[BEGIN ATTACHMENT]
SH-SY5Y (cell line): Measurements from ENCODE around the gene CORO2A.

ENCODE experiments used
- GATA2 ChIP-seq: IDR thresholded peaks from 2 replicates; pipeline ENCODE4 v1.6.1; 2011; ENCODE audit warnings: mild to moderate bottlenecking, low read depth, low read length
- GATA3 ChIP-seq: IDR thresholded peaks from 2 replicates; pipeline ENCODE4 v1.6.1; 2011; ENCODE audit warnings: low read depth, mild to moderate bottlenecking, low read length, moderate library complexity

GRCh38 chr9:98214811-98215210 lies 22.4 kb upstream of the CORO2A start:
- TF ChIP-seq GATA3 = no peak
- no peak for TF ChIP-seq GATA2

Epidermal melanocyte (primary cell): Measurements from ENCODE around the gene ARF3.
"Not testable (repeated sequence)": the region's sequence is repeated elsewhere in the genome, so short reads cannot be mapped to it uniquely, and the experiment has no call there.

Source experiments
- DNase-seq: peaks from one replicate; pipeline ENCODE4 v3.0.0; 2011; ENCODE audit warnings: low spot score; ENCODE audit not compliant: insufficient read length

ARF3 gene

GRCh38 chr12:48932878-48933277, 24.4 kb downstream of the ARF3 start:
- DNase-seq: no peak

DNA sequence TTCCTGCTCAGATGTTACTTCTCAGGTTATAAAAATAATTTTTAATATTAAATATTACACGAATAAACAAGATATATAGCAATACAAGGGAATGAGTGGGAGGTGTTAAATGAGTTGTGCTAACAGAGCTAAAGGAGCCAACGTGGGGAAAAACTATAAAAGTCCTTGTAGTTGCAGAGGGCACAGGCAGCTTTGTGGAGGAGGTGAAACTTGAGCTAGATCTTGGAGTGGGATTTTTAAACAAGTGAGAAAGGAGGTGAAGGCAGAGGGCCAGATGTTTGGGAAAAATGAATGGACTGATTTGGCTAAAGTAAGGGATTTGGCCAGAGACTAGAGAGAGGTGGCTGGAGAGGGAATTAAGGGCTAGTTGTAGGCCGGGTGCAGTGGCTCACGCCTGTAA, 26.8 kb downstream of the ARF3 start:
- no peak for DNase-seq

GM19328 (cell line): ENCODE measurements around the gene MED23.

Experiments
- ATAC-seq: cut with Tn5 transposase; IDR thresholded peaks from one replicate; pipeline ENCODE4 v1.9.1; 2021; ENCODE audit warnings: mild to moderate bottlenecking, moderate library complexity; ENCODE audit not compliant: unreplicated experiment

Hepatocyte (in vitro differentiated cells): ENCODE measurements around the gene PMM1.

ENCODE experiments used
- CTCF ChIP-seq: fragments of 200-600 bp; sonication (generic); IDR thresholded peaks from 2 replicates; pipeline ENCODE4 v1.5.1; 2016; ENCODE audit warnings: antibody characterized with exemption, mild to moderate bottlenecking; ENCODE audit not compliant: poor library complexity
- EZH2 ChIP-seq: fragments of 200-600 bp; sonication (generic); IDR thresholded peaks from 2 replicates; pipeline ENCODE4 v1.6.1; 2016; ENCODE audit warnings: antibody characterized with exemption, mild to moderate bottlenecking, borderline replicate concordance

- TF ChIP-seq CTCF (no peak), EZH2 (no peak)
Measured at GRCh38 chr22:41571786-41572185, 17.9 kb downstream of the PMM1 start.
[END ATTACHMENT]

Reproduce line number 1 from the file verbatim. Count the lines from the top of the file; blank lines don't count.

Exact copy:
SH-SY5Y (cell line): Measurements from ENCODE around the gene CORO2A.